When Pavement Cracks (Relix Revisited)
Earlier this year we posted Will Eno’s feature story on Pavement’s return to the stage.
Today, with Pavement in the midst of a four show run in New York City’s Central Park, we look back to June 2003 and our feature story on Steve Malkmus.
Photo by Laura Crosta
It’s a typical day in New York City, and just blocks away from Ground Zero the streets are alive with the sounds of the city. Inside the offices of Matador Records, Stephen Malkmus glances idly around the lobby and makes sarcastic comments about his records label’s staff before we head on out for an afternoon drink. I want beer. Malkmus wants tea. He wins. We venture outside onto the crowded sidewalk and head towards the Mercer Kitchen on Prince Street. On the way, we talk about Phish, of all things, and I find this to be infinitely ironic. The first time I heard of Pavement was when Phish guitarist Trey Anastasio named Crooked Rain, Crooked Rain one of his favorite albums of the year. The first Pavement article I read in a magazine began by mentioning Anastasio’s admiration. And here I am, more than half a decade later, fielding questions from Malkmus about what Phish is up to these days. I suggest that with Round Room Phish finally made the Pavement album they’ve always dreamed of. It’s got that “unfinished but charming” feel. Malkmus laughs and leads the way into the Mercer Kitchen. “I have a tiny connection with them,” he admits, “through their recording engineer Bryce Goggin.” It is generally assumed Phish hired Goggin after hearing his work on Pavement albums. Malkmus nods: “That’s what people have said.”
The Mercer Kitchen is known for celebrity sightings. Forgetting I’m with Stephen Malkmus (“of Pavement fame”), I wonder for a moment if we’ll see any celebrities. Malkmus meanwhile makes himself comfortable on one of the couches. His eyelids seem heavy, his mind light. As we wait for tea, he alternates between witty commentary and nearly falling asleep. He also laughs a lot, mostly at his own expense. When I tell him that nobody will ever sound quite like Pavement, he says, “Well that’s true—it’s be hard to sing that bad.” He doesn’t even try for a punch-line delivery; he cracks mid-sentence. But it is a tired laugh. It’s as though he’s trying lazily to amuse himself just enough to stay awake. Today is his fourth straight day of interviews and he doesn’t pretend to like doing them. In fact, earlier this morning someone at the label warned me that he wasn’t in the greatest mood. “But,” they said, “he promised to be nice to the Relix guy.”
As the leader of Pavement, Malkmus launched an accidental revolution and redefined indie rock during the same period that Phish redefined jam rock. Leaders of the so-called lo-fi movement, Pavement recorded homecooked albums with a backyard aesthetic and a shoebox ideal. Sure, many punk rock and garage bands recorded shitty sounding albums before, but Pavement’s not only sounded bad—they also sounded great.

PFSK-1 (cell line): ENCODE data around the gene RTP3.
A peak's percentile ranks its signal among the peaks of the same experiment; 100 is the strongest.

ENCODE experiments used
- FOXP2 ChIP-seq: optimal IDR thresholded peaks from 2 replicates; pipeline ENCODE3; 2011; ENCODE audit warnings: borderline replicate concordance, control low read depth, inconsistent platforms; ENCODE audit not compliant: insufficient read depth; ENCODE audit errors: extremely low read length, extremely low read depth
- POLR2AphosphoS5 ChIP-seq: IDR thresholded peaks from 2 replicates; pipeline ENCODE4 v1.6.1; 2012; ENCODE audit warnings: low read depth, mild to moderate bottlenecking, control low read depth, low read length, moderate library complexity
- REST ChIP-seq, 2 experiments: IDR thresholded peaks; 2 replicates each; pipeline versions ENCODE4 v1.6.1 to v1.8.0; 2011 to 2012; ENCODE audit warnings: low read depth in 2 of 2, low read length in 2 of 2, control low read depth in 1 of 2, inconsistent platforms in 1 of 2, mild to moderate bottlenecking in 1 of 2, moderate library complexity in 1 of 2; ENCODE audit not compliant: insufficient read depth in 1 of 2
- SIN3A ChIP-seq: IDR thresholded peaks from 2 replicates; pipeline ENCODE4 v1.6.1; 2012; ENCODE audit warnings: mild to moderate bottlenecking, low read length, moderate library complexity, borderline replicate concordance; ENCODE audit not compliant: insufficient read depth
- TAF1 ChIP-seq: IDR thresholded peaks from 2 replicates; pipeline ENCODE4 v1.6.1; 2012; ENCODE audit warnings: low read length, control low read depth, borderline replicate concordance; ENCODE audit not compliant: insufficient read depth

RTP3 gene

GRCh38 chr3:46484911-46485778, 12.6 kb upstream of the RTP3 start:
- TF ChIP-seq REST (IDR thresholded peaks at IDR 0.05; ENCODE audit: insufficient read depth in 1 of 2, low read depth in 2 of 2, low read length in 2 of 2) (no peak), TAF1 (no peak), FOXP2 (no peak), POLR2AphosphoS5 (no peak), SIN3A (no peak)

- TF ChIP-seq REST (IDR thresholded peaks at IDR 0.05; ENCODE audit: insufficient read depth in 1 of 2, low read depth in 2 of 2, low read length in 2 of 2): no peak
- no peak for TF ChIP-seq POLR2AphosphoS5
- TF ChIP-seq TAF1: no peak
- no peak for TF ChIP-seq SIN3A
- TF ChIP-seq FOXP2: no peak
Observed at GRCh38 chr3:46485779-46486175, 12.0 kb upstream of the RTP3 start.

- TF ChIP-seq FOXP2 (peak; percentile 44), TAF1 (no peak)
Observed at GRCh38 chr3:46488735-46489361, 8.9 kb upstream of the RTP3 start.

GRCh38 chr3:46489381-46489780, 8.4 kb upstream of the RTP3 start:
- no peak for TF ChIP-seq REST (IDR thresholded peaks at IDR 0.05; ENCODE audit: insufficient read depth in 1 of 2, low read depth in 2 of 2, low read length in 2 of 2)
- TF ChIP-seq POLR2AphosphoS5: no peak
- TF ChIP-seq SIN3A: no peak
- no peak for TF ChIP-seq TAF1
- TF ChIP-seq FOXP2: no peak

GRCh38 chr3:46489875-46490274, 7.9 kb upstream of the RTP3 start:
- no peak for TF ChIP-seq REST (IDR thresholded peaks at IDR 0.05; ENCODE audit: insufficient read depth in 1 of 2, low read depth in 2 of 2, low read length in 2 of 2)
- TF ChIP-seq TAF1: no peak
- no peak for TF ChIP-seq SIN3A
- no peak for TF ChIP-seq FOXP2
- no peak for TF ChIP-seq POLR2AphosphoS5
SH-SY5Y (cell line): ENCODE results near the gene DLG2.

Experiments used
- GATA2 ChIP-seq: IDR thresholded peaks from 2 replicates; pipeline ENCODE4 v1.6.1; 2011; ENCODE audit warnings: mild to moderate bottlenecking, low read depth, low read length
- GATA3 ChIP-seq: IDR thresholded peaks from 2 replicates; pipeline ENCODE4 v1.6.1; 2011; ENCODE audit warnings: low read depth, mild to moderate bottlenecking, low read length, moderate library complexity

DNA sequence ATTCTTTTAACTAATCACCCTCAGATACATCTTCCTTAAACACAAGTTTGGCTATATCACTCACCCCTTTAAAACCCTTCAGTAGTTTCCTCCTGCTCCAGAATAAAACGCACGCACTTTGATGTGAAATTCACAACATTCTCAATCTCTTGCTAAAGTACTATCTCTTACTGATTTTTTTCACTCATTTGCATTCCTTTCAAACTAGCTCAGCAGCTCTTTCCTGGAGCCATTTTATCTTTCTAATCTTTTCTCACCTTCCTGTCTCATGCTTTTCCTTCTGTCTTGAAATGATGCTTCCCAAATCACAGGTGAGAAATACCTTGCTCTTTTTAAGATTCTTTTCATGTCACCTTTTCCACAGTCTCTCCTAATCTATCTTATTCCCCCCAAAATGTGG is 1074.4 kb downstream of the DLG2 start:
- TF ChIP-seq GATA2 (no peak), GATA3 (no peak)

“It was pretty necessary,” maintains Malkmus, who explains that budget restraints prevented the band from spending enough time in the studio to polish all the tracks. “Although, there was a time when there was this bombastic ‘80s guitar and drum sound that was pretty disgusting. You’ll see it popping up on most major label recordings from that time, the Dead included. There was reverb on the snare, and echo… all these weird things. So it was like ‘Lets try to get this stripped down and sounding completely raw.’ I think we were kind of going for that, but on the other hand we didn’t really have a choice. It was making a virtue out of necessity.
It worked. Pavement’s 1992 debut, Slanted and Enchanted, was one of the more important albums of the decade. Pavement made it cool to miss notes. They apparently didn’t care. Had Pavement tried, they might have become rock stars. Instead, they became rock legends. They made it hip to struggle to get through songs in front of a paying audience, who loved to watch the struggle.
Listen: Pavement was a slacker band. They didn’t rehearse. They were sloppy. They were lo-fi, low-tech, nil-maintenance, nix-glitz. The band members lived in different parts of the country and learned songs by mail. They didn’t pull punches; they lazily rolled with them. Professionalism was too much of a bother. “We didn’t get a manager or go on a major label and we made life a little hard for us that way,” says Malkmus. “But we were trying to live like an indie band.”
Watching a Pavement show was like sitting in on a band rehearsal. Malkmus would insist on restarting songs, after first pointing out who made what mistake. He would sneer, leer, shrug and ultimately laugh as the band nearly fell apart in front of all those people. And Pavement attained a decent level of success with this act; except that it wasn’t an act. Nor was it even what they themselves wanted, necessarily.
“We were getting a little dragged down by living in different places, and the sort of complacency of our roles and all the touring. There were some things that were causing it to not feel fresh, but there was a lot of fresh stuff about it too,” says Malkmus. “Of course I was feeling like…yeah, I thought I could do something new, with new people. I was really excited to do that. I was ready.”
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Australia’s Alpine recently made their NYC debut at the Relix office with this song from their new album A is for Alpine.
In honor of Umphrey’s McGee’s return to Summer Camp this weekend, we present the group’s Brendan Bayliss and Jake Cinninger performing this version of “The Pequod” from UM’s Anchor Drops.
Dame shares a song from her new EP Preventions of Heartbreak.
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